To give yourself permission means to believe in your own ability to do, or to become whatever it is you want to become in life.
It means that you believe in your own power as a human being and that you’re not searching for someone to agree with you!
Turning to others for information on how to do something is powerful, but looking for their confirmation that you’re worthy of doing it is not.
If you don’t know how to give yourself permission in life, you’ll never be able to follow your dreams; and here’s why that’s a problem:
Idea #3: Don’t get constipated
Years ago, I wandered into the Old City of Jerusalem wearing a backpack full of SCUBA equipment.
I had just returned from teaching diving in the Red Sea and I was searching for answers to questions like “Who am I?” and “Why am I here?”
One of the greatest answers I ever received in that city is that you are a soul.
You – your soul – has a purpose; a mission in the world.
You are here to do something nobody else can do (and maybe my mission in the world is to tell you this right now!).
Feeling fulfilled in life, I believe, means tapping into the one thing you love doing, the thing you are better at than anyone else you know and doing that thing in the world.
But here’s the problem.
Have you ever awakened from a dream in the middle of the night? Everything makes perfect sense to you – the dream still feels so powerful and real!
Yet, when you turn to your husband, or you call your best friend the next day to explain the power of your vision, “There was a giant tree, its leaves were like spaghetti. The spaghetti nourished the children of the forest and we were all flying because, in the forest ….”
It makes no sense!!
The more you try to describe your dream to another, the more you realize it’s impossible to explain.
That’s what a dream is…
It’s a powerful vision – a coded message – meant exclusively for you and completely unintelligible to everybody else!
Fulfillment in life comes through connecting with your unique mission – your soul’s purpose. It means doing that thing that lights you up with so much joy that your passion becomes contagious.
Nobody else with “get” it. They won’t share your passion. They won’t champion you forward and encourage you to believe in yourself.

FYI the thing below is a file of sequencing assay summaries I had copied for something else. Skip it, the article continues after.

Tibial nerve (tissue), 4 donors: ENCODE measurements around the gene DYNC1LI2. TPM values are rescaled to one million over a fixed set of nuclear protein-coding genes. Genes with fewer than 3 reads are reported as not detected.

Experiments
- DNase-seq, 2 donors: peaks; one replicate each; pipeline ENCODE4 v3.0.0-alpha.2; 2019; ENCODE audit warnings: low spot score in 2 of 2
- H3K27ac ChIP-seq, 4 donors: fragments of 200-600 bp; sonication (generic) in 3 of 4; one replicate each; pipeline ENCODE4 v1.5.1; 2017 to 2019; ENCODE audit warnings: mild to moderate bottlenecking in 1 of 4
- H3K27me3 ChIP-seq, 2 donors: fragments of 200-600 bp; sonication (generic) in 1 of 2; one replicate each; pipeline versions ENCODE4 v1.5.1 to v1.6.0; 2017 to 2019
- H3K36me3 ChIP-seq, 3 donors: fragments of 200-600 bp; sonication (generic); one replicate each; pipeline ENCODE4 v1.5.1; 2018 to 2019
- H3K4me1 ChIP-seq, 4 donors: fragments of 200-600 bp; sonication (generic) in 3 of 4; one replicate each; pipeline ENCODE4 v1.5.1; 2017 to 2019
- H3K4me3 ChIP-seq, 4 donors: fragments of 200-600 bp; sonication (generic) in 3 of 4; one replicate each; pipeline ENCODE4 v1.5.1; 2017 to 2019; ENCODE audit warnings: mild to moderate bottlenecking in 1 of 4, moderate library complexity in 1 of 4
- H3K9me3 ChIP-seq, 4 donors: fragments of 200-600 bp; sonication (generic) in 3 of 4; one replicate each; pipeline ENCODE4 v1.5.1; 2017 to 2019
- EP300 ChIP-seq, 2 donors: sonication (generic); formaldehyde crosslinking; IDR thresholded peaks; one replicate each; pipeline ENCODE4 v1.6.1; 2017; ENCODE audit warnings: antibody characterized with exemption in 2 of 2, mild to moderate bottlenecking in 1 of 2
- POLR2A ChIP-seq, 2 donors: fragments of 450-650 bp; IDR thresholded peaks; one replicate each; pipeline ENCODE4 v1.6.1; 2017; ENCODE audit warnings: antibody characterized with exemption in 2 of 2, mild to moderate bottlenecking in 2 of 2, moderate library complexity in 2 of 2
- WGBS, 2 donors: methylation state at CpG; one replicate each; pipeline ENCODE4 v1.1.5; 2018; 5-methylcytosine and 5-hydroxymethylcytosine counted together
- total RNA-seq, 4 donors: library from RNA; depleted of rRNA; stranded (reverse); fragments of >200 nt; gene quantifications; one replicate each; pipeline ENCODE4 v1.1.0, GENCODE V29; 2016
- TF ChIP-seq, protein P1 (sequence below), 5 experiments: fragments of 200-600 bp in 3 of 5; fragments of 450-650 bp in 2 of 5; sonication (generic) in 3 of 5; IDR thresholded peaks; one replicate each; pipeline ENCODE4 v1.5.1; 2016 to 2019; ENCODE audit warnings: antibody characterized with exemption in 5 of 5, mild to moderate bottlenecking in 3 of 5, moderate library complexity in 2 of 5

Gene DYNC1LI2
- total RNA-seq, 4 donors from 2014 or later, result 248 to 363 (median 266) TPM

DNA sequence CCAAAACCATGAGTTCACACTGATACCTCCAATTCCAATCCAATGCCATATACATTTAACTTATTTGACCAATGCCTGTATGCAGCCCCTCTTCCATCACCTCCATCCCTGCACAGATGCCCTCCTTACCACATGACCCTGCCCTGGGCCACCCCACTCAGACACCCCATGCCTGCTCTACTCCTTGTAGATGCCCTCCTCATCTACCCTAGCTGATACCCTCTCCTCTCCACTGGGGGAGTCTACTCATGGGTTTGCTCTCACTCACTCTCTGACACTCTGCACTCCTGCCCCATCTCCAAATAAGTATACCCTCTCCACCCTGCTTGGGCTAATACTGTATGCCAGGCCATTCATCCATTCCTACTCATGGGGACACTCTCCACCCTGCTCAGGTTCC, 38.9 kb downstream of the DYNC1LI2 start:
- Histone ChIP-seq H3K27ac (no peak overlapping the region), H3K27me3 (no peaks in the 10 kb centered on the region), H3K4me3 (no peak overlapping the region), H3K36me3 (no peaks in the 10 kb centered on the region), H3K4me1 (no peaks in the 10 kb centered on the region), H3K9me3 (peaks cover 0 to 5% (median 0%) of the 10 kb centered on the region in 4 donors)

In fact, chances are, the more you try and “share” your vision with people to win their approval, the more they’ll tell you that you’re crazy and to “just go get a job!” (That’s what they said to me.)
The only person who needs to understand your dream is you.
Yet, so many people try and ignore their dreams, because, let’s face it, following your dreams can be scary. Most of us haven’t learned how to believe in our own power to realize them!
We wait quietly for someone to come along and to see the potential burning inside of us.
We share our secret passion with family or friends, in hopes that they will validate us, tell us we can’t fail and to give us permission to follow through with it.
But it never happens.
So we play small. We keep our secret dream of who we’d really love to become out of sight, buried way down deep inside of us.
Then at some point, maybe years down the road, that feeling of being unfulfilled starts creeping in.
We start realizing that we’re capable of doing more in the world and of inspiring others with our work.
We start feeling like a chainsaw cutting paper.
I call that pain spiritual constipation; it’s what happens when you live your life disconnected from your dreams, your purpose and from what you’re truly capable of.
True fulfillment in life comes from sharing your unique gifts with the world. For me, that gift is coaching – helping others to achieve greatness – it’s what I’m best at and most passionate about doing.
But I only realized that after I discovered that nobody was coming to save me, after I had learned to give myself permission, and after I believed in my dream that I could help people, that I could become great at doing it, and that sharing my story could make a difference in the world.
But I almost missed the chance…
So what about you? Where do you feel you could be making the biggest impact? Share your story with me below.